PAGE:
Fortunes Will Be Made In Brazil Throughout Coming Decades…
Blame it on the pre-dawn flights we’ve been racing to catch this week or maybe a little too much rum the night before, but please forgive my reference in yesterday’s dispatch to Brazil’s position as a place to do business.
I misspoke when I wrote that “Brazil is the 127th most challenging place in the world to do business.”
That would suggest that 126 other countries are more challenging places than Brazil to try to conduct business. That’s not the case.
What I meant to say is that, in the World Bank’s 2011 Doing Business Survey, Brazil ranks 127 out of 183 countries considered, which is down three notches from the country’s ranking in 2010.
It’s not easy to do anything in Brazil, and it’s not getting any easier. As our host for last week’s visit explained, “The real problem is that Brazilians don’t seem to see the problems as a problem. Their economy is booming. That’s enough for them.”
Meantime, the small foreign investor has his work cut out for him in this country. Language, logistics, bureaucracy, restrictions, taxes, and corruption…these are the hurdles the would-be small investor faces.
Corruption is an issue across Latin America, but, in Brazil, it seems to take on extraordinary proportions.
“Brazilians accept it,” our new friend explained over the weekend. “It’s just the way it is.”
Lief and I had concerns about all these issues before this trip. Now we’re convinced: Enter Brazil as a small investor on your own, and good luck to you.
On the other hand, travel around Brazil’s Ceara State, as we did last week, with introductions by Portuguese-fluent businessmen well established in the region, and you can’t help but want to get in on the action.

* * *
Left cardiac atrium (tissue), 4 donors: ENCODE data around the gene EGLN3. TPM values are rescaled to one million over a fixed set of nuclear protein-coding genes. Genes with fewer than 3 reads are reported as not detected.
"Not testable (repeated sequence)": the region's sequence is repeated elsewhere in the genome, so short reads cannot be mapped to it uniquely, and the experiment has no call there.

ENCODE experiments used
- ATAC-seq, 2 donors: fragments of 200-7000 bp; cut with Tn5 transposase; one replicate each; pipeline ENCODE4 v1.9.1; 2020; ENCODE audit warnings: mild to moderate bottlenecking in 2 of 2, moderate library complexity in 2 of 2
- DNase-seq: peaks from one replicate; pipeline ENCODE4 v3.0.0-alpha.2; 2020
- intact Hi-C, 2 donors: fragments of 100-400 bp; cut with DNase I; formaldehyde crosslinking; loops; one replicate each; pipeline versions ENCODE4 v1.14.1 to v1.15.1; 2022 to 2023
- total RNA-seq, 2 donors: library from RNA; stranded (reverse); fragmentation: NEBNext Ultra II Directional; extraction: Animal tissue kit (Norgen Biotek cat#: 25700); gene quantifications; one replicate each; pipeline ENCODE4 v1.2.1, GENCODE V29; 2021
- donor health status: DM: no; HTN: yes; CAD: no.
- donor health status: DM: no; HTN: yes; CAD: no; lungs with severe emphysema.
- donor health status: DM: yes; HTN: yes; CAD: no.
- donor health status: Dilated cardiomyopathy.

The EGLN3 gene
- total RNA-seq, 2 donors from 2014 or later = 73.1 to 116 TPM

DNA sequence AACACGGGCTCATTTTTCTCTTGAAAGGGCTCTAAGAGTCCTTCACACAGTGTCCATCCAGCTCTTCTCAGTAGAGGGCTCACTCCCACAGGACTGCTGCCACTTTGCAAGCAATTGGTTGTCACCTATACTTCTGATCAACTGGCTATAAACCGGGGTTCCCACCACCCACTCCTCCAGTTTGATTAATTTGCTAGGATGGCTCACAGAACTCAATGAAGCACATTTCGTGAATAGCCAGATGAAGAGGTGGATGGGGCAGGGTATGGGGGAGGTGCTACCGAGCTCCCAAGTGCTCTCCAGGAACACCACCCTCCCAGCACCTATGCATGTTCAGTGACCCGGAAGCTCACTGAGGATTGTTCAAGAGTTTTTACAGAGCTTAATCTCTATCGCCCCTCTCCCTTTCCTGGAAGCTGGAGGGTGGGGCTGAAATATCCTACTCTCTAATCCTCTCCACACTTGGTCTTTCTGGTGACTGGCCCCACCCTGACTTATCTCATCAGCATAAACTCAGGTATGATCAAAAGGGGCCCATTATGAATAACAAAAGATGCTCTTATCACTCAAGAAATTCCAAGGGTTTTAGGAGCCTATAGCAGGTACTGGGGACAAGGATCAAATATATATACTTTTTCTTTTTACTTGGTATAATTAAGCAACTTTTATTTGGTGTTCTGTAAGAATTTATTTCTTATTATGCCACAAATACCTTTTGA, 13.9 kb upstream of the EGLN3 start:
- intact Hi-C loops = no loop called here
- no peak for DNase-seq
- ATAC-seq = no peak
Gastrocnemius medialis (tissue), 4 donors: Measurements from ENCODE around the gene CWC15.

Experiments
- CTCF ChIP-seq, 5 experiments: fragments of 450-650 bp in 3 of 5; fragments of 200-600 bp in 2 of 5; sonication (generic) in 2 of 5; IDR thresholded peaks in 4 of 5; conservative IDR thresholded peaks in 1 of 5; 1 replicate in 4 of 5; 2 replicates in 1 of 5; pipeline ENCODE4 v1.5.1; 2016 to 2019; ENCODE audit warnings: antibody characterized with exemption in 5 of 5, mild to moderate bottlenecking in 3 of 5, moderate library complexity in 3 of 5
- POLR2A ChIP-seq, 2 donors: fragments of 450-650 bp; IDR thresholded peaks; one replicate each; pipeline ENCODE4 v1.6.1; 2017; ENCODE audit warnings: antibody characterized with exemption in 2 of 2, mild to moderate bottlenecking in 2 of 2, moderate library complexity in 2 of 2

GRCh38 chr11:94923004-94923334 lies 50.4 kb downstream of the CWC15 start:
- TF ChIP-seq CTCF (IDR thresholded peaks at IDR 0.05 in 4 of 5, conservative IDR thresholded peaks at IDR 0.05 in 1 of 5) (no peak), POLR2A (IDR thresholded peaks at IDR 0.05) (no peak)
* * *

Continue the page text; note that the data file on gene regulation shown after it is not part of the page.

A lot of money is going to be made in this part of the world over the coming 10-plus years. And a lot of money is going to be lost…
Some fundamentals of Investing in Brazil:
- Brazil is a big market that operates largely unto itself. It was barely touched by the crisis of 2008 and today is booming…
- Brazil’s real estate market is driven largely by Brazilians, meaning, again, that it is not suffering as a result of what’s going on in North America and Europe…
- Brazilians like real assets, including beach condos and productive land. That’s where they continue to park their available cash…which is why prices for beachfront condos, for example, are higher than you might expect them to be (more than US$3,000 per square meter along the front line in Fortaleza, for example)…
What does all that translate to for the individual investor?
The bottom line is that the opportunity on offer right now in this part of the world is enormous. I don’t think it’s an exaggeration to say that fortunes will be made here over the coming decade. But I wouldn’t suggest you try doing anything here on your own. If you don’t speak Portuguese, you’ll be operating at a dangerous disadvantage. You need a guide and a plan. Again, Lief will have more soon.
P.S. Brazil must operate according to its own, independent hotel rating system, and that rating system must extend to 10 stars or more. That’s the only way to explain how the hotels where we stayed this past week could bill themselves as 4- and 5-star. If these were the 4- and 5-star choices, I’d hate to spend the night in a place with but 3 twinklers to its name.
As with everything in this country, you need firsthand recommendations for hotels. The place where we stayed on the beach outside Fortaleza, on the recommendation of a friend, was charming and memorable. The hotels we found on our own? Expensive and disappointing (even horrible).